As I read their book, a phrase from Jesus keeps coming to mind. After Luke 20’s and Matthew 21’s recounting of this parable, Jesus speaks about himself, quoting Psalm 118:22-23 and naming himself as “the stone that the builders rejected [who] has become the chief cornerstone,” before adding, “Everyone who falls on that stone will be broken to pieces; and it will crush anyone on whom it falls.” It’s a difficult word, a Jesus koan, but what it means is that all are broken by the Truth. All will be judged and found lacking. You might not always hear it from the Christians you know, but the New Testament says that Christians too (those who fall on the stone, Jesus) come under the judgment of God (1 Peter 4).

Jesus is “the Truth,” full stop. There are differences between “the Truth” and other truths. At the same time, the truth is stone wherever you find it. The reality in the world which requires “Black Lives Matter” to be said loudly and repeatedly and publicly in the United States is such a stone. Our current struggles and division are at least partially caused by how we engage that stone. All around people are deciding to fight that stone, and people are being crushed. But the other choice is not to side-step it. There are only two choices, and we who know the stone is true still must be broken. When They Call You a Terrorist is a call to fall on the truth and be broken. Healing begins in brokenness. Hope begins in the dark.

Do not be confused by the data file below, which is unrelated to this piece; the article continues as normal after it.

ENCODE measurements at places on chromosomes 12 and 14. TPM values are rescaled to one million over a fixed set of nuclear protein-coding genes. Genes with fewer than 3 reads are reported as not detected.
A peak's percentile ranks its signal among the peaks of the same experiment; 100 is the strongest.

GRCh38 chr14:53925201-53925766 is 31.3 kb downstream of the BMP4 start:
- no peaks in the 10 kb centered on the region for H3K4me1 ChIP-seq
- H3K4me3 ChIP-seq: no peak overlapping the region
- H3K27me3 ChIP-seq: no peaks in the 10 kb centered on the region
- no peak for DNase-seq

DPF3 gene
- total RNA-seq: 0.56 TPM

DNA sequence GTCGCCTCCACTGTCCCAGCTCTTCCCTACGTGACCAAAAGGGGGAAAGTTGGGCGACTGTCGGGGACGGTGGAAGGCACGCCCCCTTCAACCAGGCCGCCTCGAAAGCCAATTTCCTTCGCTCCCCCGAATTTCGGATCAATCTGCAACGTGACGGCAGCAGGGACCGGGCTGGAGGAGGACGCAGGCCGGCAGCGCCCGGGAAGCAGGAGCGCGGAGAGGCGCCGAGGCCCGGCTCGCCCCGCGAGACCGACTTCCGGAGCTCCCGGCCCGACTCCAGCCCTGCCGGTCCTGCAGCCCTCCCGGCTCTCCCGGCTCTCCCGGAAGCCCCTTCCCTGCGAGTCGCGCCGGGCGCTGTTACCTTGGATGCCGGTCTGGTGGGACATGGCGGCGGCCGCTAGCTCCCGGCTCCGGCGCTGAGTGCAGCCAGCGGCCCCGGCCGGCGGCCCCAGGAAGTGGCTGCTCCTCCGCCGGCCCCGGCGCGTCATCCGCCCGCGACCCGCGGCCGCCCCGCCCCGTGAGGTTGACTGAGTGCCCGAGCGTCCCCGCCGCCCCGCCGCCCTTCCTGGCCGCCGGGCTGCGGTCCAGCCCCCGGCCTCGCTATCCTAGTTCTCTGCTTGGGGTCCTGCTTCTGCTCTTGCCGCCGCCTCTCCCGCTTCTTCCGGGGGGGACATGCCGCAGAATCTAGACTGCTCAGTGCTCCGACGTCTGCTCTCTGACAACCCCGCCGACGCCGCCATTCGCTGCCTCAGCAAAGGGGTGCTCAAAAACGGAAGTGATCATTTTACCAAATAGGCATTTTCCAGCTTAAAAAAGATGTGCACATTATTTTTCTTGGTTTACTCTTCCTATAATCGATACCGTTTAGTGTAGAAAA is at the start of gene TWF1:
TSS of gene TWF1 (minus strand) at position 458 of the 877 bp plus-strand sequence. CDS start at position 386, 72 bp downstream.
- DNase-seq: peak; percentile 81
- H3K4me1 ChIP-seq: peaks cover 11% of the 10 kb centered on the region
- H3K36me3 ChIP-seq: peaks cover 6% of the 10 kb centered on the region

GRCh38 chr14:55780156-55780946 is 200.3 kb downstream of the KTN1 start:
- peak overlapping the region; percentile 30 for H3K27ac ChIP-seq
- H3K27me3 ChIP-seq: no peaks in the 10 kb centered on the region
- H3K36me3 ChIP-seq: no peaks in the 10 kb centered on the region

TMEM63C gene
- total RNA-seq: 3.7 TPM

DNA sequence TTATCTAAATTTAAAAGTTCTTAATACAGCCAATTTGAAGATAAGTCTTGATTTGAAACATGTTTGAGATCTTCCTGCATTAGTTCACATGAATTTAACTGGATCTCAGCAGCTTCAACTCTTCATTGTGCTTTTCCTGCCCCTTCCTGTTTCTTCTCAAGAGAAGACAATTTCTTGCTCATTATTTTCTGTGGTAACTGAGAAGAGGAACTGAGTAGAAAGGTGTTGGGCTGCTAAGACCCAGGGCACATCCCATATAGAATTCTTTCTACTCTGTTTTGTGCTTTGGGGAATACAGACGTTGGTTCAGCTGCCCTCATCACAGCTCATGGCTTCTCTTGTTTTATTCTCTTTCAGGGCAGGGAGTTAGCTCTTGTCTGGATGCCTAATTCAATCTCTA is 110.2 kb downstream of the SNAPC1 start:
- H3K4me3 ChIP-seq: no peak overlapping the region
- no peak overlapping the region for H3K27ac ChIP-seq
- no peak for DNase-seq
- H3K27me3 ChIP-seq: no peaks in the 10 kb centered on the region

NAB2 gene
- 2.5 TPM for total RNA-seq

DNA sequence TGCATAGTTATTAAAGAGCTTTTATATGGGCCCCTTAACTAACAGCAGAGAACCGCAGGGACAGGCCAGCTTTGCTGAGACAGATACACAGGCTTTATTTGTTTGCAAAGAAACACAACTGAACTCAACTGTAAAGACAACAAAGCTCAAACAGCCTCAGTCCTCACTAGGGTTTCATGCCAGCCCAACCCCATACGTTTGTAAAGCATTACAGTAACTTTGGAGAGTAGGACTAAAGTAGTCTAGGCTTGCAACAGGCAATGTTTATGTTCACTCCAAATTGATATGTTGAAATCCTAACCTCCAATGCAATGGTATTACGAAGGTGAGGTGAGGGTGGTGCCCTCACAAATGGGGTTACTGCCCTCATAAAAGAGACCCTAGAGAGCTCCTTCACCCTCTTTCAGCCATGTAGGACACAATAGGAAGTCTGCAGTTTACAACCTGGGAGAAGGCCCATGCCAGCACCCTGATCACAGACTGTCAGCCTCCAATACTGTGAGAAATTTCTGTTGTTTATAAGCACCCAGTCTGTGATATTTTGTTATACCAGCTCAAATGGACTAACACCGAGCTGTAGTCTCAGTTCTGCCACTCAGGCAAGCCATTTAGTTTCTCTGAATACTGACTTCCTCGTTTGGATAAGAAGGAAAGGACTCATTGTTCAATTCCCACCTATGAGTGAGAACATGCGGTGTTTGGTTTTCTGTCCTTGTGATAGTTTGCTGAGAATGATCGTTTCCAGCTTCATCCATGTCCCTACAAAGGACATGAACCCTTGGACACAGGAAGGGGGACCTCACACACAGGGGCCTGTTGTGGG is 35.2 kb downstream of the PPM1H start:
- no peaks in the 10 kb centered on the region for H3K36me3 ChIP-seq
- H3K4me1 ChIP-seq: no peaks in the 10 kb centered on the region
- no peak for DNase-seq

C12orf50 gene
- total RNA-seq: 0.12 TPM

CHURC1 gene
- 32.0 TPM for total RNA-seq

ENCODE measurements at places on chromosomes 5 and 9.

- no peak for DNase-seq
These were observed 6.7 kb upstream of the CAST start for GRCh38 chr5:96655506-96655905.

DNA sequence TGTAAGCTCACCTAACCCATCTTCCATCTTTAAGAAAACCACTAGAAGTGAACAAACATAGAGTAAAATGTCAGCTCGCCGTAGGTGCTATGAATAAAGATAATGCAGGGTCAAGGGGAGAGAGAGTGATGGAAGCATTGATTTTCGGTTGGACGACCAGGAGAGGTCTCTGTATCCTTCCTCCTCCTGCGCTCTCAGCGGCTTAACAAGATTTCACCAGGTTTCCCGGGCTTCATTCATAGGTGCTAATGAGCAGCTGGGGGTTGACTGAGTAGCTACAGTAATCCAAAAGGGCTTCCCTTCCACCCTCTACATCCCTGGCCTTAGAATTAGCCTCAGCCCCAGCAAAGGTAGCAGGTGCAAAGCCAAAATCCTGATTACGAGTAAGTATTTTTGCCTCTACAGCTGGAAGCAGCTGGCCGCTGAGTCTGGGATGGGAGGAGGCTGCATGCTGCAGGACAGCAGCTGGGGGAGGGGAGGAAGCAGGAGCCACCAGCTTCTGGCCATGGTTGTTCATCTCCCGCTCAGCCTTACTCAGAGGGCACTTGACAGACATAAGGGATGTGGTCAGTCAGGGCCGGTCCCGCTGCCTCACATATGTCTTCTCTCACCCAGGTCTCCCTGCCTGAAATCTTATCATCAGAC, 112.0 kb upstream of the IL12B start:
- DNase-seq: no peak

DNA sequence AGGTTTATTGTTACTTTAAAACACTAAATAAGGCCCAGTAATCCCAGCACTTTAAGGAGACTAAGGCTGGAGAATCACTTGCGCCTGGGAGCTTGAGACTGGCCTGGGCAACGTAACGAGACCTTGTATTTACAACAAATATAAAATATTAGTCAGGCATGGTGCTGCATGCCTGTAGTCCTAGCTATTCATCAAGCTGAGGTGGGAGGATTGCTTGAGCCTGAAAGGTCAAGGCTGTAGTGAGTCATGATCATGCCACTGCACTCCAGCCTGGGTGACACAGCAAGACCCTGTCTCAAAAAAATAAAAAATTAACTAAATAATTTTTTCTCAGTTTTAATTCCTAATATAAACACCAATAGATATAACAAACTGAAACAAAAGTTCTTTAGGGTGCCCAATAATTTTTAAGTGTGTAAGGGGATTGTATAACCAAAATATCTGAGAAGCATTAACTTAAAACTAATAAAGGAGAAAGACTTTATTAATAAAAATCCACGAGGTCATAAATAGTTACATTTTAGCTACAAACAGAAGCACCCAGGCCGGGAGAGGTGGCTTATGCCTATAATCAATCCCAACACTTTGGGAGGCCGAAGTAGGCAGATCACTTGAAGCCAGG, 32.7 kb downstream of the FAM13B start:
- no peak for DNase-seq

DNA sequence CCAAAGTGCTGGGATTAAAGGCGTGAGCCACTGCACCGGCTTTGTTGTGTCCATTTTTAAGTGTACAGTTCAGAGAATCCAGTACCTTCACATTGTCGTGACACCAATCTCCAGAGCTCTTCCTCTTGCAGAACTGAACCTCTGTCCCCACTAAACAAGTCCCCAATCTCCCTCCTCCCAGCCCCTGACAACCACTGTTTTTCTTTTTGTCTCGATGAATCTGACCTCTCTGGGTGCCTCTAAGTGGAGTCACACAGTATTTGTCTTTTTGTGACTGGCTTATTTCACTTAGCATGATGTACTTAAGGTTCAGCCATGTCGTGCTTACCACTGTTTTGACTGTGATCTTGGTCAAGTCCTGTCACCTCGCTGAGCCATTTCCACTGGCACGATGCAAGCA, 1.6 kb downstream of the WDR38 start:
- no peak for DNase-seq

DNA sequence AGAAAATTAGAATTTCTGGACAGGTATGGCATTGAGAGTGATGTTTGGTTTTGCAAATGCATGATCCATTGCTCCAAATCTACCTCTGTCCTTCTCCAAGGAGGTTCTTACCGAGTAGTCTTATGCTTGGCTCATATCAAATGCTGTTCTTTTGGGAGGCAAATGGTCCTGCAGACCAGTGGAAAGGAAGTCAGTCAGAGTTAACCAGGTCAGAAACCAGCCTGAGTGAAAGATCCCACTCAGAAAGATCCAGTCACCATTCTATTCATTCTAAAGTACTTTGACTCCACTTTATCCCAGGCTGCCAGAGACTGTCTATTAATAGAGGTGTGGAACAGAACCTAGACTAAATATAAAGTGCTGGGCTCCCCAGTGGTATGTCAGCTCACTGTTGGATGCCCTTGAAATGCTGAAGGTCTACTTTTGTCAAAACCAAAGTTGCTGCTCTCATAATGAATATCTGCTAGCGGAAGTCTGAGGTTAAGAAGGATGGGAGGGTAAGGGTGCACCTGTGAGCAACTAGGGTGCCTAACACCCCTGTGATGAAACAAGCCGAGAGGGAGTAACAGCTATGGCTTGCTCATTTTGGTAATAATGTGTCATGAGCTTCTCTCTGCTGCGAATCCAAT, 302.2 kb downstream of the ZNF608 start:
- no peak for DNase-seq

Pungent Savior

https://www.wikihow.com/images/thumb/9/9a/Make-Mustard-from-Scratch-Step-4.jpg/aid62057-v4-728px-Make-Mustard-from-Scratch-Step-4.jpg

With what can we compare the kingdom of God, or what parable will we use for it? It is like a mustard seed, which, when sown upon the ground, is the smallest of all the seeds on earth; yet when it is sown it grows up and becomes the greatest of all shrubs, and puts forth large branches, so that the birds of the air can make nests in its shade.

(Mark 4:30-32)

It is up to us to sow this mustard seeds in our minds and let it grow within us into a great tree of understanding reaching up to heaven and elevating all our faculties; then it will spread out branches of knowledge, the pungent savor of its fruit will make our mouths burn, its fiery kernel will kindle a blaze within us inflaming our hearts, and the taste of it will dispel our unenlightened repugnance. Yes, it is true: a mustard seed is indeed an image of the kingdom of God. Christ is the kingdom of heaven. Sown like a mustard seed in the garden of the virgin’s womb, he grew up into the tree of the cross whose branches stretch across the world. Crushed in the mortar of the passion, its fruit has produced seasoning enough for the flavoring and preservation of every living creature with which it comes in contact. As long as a mustard seed remains intact, its properties lie dormant; but when it is crushed they are exceedingly evident. So it was with Christ; he chose to have his body crushed, because he would not have his power concealed…Christ became all things in order to restore all of us in himself.

(Peter Chrysologus, Sermons 17)